School District’s Ten Commandments Monument Stirs Controversy
NEW KENSINGTON (KDKA) — Officials with the Valley School District in New Kensington are bracing for a legal battle with an atheist group that’s threatening a lawsuit if a Ten Commandments monument is not removed from school property.
For years the monument has been a fixture outside of Valley High School without any complaints or controversy.
But now, the district is coming under fire to remove it or face a possible lawsuit.
The Valley School District recently received a letter from the Wisconsin-based Freedom from Religion Foundation claiming the Ten Commandments monument violates the principles of separation of church and state by being on high school property.
“The one thing that’s very, very important that people realize is that there is no way that our school district is trying to promote or impose religion on our students,” said Dr. George Batterson, the Valley School District Superintendent.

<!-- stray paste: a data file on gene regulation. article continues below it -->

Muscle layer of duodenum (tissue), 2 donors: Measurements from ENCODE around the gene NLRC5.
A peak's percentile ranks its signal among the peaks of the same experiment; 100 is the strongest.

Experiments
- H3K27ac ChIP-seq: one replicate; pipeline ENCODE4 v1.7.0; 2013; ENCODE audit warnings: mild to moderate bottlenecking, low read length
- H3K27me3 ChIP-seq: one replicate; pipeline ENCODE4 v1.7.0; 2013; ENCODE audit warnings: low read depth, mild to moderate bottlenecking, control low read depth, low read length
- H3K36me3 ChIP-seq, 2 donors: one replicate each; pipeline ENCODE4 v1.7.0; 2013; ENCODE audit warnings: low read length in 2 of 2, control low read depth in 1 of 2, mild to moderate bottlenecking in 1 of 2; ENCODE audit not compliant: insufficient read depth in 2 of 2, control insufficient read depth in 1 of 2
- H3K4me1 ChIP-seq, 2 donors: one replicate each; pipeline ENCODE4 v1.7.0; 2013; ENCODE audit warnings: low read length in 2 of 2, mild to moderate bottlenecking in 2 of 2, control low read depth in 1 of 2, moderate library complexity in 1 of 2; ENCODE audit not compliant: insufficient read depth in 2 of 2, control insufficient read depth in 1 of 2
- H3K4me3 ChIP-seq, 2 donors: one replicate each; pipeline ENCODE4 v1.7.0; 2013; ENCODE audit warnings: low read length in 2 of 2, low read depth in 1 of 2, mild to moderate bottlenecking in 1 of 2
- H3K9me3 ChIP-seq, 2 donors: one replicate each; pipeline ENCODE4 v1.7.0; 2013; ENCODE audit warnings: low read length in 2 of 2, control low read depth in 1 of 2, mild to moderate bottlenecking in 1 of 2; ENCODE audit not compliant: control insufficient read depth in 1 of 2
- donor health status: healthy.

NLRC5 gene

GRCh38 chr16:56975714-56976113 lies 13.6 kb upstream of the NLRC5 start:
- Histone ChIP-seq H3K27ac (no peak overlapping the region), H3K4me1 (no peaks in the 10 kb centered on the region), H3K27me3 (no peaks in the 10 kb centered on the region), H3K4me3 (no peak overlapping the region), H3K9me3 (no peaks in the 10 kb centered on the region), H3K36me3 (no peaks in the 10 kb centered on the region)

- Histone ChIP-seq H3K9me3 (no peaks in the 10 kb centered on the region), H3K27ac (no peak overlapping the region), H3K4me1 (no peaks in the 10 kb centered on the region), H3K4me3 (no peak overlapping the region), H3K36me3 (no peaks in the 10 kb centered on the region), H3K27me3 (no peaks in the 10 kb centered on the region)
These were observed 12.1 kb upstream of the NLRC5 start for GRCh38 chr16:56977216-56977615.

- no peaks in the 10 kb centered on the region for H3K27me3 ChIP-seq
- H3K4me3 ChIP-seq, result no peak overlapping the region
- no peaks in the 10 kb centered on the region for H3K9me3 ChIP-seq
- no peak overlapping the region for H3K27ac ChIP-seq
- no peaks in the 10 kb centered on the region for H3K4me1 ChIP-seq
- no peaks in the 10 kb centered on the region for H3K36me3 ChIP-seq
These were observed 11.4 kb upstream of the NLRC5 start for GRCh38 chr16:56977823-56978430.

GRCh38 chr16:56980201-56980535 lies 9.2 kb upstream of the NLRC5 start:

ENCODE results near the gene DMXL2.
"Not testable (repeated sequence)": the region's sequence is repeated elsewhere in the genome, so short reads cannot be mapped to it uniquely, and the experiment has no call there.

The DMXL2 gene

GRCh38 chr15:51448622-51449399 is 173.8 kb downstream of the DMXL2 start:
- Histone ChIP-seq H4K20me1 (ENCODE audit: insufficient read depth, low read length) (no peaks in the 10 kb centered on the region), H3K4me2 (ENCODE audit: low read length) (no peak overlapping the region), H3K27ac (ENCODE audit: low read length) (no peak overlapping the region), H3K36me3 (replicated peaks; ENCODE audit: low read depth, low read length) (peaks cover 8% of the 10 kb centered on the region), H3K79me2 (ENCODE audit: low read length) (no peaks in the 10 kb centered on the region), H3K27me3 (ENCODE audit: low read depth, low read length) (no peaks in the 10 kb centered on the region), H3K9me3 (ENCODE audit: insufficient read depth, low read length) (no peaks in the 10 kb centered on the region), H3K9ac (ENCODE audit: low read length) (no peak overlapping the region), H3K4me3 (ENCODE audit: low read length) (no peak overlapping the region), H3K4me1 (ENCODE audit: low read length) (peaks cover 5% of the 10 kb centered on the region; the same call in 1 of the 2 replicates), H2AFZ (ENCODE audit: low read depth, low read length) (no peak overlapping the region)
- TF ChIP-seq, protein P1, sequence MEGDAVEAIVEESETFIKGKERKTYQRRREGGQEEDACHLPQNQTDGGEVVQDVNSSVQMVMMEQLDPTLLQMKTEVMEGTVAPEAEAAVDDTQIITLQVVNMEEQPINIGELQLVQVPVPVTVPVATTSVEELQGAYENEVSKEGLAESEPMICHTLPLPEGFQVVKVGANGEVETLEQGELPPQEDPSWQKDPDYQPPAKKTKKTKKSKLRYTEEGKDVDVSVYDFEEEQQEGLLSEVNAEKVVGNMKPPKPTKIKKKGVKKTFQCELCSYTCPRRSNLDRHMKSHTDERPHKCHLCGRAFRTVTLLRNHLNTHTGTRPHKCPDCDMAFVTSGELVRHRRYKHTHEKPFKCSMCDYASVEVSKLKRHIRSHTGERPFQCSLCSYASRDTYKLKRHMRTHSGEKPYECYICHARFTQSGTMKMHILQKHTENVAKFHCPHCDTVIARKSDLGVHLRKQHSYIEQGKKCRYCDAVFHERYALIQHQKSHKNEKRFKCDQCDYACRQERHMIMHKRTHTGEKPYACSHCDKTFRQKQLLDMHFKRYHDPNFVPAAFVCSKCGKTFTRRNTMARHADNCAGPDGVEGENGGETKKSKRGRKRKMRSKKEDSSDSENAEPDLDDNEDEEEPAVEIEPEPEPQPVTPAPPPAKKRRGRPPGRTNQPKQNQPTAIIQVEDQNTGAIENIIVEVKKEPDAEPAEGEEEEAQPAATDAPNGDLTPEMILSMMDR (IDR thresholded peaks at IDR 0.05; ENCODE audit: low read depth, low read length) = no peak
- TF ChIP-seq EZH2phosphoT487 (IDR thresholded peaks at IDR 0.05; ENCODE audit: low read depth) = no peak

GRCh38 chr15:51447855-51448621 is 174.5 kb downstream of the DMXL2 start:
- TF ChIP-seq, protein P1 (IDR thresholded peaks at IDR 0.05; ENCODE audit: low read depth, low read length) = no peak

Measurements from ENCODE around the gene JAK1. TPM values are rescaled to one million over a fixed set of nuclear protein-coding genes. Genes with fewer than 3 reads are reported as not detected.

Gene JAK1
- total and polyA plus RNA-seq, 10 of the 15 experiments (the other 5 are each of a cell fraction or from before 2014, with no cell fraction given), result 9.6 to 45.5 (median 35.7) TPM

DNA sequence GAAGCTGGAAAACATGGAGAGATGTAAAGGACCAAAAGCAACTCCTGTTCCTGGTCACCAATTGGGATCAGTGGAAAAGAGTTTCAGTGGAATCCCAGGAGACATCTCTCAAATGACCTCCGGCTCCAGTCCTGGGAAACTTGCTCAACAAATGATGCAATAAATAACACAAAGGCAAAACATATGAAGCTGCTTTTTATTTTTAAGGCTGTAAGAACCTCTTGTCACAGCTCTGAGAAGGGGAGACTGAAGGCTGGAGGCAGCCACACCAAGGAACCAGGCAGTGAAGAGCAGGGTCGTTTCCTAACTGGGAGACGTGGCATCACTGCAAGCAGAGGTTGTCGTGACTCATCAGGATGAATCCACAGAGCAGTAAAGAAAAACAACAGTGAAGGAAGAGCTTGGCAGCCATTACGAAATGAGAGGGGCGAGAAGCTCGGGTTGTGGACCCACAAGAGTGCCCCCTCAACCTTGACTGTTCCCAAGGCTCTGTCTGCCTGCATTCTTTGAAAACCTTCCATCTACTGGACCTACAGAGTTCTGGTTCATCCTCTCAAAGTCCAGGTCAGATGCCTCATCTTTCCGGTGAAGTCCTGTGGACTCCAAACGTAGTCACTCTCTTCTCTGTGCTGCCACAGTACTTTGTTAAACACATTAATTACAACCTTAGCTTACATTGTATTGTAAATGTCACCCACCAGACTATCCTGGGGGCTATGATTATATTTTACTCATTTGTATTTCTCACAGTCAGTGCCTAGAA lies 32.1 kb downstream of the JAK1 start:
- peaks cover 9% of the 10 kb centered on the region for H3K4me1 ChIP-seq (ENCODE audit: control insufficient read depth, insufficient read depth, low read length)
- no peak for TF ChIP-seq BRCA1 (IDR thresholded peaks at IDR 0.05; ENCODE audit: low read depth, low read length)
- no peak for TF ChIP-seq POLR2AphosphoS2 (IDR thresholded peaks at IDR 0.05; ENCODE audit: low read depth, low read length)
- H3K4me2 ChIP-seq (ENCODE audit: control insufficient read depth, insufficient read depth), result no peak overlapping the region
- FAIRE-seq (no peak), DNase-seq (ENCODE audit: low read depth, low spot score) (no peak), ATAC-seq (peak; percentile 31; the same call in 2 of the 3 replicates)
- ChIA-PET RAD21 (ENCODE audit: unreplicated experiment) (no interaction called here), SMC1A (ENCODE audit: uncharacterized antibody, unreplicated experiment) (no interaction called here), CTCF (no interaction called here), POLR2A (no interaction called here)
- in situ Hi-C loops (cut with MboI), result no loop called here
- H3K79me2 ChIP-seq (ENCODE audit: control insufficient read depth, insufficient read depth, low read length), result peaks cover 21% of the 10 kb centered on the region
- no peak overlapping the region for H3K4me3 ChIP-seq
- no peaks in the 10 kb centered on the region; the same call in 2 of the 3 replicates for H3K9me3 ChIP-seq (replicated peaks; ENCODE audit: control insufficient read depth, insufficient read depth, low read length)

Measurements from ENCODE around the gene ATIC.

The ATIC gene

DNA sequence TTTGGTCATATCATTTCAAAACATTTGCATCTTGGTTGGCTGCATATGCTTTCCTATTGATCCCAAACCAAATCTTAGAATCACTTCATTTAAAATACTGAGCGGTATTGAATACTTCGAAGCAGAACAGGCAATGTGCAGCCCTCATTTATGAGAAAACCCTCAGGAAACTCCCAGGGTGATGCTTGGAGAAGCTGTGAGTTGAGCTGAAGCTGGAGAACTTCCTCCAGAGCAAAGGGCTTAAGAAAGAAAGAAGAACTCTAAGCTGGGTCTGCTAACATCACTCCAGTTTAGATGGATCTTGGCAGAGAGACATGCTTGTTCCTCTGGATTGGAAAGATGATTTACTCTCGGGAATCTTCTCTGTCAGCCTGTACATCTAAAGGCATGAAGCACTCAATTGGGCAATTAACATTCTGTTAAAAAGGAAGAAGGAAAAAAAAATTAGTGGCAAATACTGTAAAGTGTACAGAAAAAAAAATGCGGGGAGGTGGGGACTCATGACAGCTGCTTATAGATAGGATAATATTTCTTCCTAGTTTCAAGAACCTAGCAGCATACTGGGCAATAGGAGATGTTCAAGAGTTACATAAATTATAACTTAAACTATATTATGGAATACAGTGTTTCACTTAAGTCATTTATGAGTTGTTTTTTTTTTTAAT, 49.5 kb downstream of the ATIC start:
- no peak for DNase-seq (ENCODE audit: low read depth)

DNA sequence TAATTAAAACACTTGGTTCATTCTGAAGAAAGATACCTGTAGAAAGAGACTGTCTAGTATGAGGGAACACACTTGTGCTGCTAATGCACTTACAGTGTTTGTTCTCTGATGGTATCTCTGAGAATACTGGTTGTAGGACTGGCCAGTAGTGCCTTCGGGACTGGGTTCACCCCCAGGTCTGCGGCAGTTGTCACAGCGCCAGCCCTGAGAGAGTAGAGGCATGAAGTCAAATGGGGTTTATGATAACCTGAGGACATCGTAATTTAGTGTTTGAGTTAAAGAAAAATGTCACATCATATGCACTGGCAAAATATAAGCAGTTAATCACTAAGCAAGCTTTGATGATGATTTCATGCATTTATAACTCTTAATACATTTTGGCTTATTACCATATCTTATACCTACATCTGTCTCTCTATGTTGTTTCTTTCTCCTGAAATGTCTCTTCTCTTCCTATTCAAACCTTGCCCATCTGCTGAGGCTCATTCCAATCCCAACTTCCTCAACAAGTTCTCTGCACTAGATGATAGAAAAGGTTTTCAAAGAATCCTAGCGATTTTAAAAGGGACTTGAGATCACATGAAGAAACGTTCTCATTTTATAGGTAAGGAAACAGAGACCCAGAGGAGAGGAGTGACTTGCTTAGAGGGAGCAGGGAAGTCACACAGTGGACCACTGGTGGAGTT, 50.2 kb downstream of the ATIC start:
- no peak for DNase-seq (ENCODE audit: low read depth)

“I don’t see what the problem is with the Ten Commandments being there,” added Jacob Knapp, a student. “It’s not like the school is forcing us to read them or follow them and it was a gift to the school district when it was built.”
The foundation says the monument was brought to its attention by a student who does not attend Valley High School.
Dr. Batterson says it was a gift many years ago from a community organization and it’s not going anywhere.
“This is just a monument that was donated by the Fraternal Order of the Eagles way back in 1957 and we see this having more historical significance than religious,” said Dr. Batterson.
A spokesman for the Freedom from Religion Foundation says his group has a lawsuit against a school district in Virginia that has a similar monument. The next step is up to the foundation now that the district is standing firm on plans to keep it.